Some industries did still see an increase, with logistics and financial services recording the steepest rise in suspected online fraud
MUMBAI: New research by information and insights provider TransUnion found a marked increase in suspected online fraud attempts in India, against businesses, after the World Health Organization (WHO) declared COVID-19 a global pandemic on 11 March, 2020. Conversely, TransUnion recently observed a decrease in such attempts as companies reopened their physical locations. TransUnion came to its conclusions about fraud against businesses globally based on intelligence from billions of transactions and more than 40,000 websites and apps contained in its flagship fraud prevention solution, IDVision® with iovation®.
Specifically, TransUnion found that suspected online fraud from India against businesses increased 121% from right before the pandemic (1st Jan-10th March) to the beginning of the pandemic (“phase 1,” 11th March -18th May). However as businesses began reopening (“phase 2,” 19th May – 25th July), TransUnion’s findings revealed a 29% decrease in suspected digital fraud attempts from India against businesses when compared to phase 1 (11th March-18th May).
Globally, TransUnion found the percent of suspected fraudulent digital transactions against businesses worldwide decreased 9% from the beginning of the pandemic (11th March – 18th May) to when businesses began reopening (19th May 19- 25th July).
“With the rush for businesses to go digital as many were forced to go completely online almost overnight, fraudsters tried to take advantage,” said Shaleen Srivastava, EVP and Head of Fraud, Solutions and Alternate Data at TransUnion in India. “They were most likely unsuccessful in their attempts and took their scams elsewhere as those businesses ramped up their digital fraud prevention solutions while providing a friction-right consumer experience. Conversely, with consumers, fraudsters are increasingly using COVID-19 to prey on those persons who are facing mounting financial pressures.”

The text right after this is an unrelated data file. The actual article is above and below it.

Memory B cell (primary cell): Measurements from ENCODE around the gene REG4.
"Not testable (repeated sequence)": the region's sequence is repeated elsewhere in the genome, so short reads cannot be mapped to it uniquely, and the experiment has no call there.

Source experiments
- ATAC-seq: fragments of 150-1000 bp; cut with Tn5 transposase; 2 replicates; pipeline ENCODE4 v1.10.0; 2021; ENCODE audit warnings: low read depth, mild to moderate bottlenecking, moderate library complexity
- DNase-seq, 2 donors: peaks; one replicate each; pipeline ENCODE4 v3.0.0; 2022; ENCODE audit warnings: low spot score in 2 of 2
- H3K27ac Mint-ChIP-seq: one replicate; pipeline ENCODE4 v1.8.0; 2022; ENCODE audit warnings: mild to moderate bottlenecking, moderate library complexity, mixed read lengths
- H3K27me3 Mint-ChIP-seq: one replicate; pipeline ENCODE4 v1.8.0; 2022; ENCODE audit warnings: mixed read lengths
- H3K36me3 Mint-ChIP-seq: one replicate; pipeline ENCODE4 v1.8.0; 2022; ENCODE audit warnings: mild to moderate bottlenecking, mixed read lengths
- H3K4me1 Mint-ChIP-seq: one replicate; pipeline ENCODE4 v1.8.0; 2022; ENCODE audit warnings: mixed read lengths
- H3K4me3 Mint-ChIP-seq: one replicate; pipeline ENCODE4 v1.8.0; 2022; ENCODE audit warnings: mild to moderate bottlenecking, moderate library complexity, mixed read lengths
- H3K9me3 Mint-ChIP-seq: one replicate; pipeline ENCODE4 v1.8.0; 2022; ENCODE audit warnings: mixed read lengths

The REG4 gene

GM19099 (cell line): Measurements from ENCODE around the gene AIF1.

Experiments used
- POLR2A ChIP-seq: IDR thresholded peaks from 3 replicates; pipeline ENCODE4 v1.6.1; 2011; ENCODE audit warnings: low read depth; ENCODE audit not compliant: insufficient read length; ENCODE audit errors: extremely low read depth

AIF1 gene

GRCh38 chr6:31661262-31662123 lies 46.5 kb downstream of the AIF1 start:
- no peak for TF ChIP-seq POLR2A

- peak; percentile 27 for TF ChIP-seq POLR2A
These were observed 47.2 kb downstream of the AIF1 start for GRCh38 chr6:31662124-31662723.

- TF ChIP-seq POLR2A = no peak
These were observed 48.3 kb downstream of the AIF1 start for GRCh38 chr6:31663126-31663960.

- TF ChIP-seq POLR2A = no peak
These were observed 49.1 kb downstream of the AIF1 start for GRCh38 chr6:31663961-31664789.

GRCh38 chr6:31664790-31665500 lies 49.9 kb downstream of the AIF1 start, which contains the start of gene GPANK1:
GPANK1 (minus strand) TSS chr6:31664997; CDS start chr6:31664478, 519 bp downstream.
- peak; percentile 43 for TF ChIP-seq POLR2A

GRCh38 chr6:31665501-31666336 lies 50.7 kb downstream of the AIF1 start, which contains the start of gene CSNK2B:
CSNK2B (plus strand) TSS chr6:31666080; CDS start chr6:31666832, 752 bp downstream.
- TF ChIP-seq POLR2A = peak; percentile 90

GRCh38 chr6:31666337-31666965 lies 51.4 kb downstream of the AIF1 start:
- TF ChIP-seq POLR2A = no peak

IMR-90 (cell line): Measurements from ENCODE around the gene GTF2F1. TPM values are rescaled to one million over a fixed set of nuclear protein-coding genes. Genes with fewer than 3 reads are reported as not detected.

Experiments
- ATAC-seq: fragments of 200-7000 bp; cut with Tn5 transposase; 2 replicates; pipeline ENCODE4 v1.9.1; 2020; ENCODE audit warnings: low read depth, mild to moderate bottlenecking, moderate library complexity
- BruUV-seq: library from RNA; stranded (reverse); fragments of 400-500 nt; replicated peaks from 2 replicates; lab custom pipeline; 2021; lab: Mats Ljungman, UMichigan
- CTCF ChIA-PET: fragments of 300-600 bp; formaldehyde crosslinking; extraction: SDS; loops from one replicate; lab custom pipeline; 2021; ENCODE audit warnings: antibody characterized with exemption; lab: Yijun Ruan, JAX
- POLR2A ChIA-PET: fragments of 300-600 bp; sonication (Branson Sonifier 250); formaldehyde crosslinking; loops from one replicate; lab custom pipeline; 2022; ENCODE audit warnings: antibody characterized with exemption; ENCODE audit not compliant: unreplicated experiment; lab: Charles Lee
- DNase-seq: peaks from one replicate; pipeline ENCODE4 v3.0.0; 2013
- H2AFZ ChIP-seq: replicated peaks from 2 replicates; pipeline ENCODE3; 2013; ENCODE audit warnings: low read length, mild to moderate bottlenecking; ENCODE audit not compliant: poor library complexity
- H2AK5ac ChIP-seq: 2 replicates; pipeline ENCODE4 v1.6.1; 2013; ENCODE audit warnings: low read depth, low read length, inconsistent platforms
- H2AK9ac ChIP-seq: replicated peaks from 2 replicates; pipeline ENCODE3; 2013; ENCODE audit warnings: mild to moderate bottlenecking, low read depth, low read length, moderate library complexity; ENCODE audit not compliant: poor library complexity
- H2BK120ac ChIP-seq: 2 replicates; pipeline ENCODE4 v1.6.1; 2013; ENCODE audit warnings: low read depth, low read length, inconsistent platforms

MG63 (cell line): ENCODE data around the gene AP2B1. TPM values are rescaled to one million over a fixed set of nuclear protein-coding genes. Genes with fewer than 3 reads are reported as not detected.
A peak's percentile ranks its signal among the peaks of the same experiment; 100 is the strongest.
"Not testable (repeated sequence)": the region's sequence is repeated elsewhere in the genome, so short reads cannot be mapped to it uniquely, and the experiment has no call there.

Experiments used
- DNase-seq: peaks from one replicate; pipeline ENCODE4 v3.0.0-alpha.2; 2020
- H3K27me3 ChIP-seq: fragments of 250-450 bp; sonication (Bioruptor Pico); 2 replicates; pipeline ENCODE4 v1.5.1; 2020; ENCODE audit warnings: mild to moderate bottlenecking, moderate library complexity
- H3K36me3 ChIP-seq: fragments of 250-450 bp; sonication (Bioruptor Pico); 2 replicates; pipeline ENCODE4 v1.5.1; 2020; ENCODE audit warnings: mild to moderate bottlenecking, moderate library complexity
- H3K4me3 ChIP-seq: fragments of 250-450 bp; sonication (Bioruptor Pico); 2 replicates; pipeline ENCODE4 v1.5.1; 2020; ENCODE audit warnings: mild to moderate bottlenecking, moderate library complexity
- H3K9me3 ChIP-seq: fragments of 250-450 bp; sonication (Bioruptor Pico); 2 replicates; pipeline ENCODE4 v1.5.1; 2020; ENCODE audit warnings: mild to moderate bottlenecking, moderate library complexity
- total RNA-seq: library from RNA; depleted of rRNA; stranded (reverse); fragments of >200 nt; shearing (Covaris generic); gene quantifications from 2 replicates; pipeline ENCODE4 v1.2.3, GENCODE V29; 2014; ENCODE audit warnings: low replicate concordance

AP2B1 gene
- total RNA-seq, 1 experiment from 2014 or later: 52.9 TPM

TransUnion also analyzed the change in the percent of suspected digital fraud from India against businesses across industries recently.
“Our analysis suggests that financial services and logistics companies have witnessed the highest percentage increase in suspected fraudulent digital transactions coming from India recently. Astute monitoring and vigilance are vital to contain and control losses due to fraudulent transactions,” asserts Shaleen.
TransUnion analyzed the below industries for a change in the percent of suspected digital fraud against them, comparing the periods of 11th March —18th May and 19th May —25th July.
Suspected Fraud Change Originating from India and Their Impact Across Industries
“Given the billions of people globally that have been forced to stay at home, industries have been disrupted in a way not seen on this massive of a scale for generations,” concludes Shaleen “Now that many transactions have shifted online, fraudsters have tried to take advantage and companies must adapt. Businesses that come out on top will be those leveraging fraud prevention tools that provide great detection rates and friction-right experiences for consumers.”
This quarter TransUnion analyzed fraud trends against companies to reflect the reopening of in-person business locations during the COVID-19 pandemic. TransUnion used 11th March 2020 – the date the World Health Organization declared COVID-19 a global pandemic – as a base date for its analysis. It used 18th May and 19th May as the mid-point dates during the pandemic in order to compare fraud trends during the first 68 days to the second 68 days of the pandemic. Suspected fraud are transactions that TransUnion’s customers either denied or reviewed due to fraudulent indicators.
For a hub of relevant educational resources aimed to help fight fraud during this time, go to the TransUnion Global Fraud Solutions COVID-19 resource center.
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2014 The Global Indian New Network (TGINN)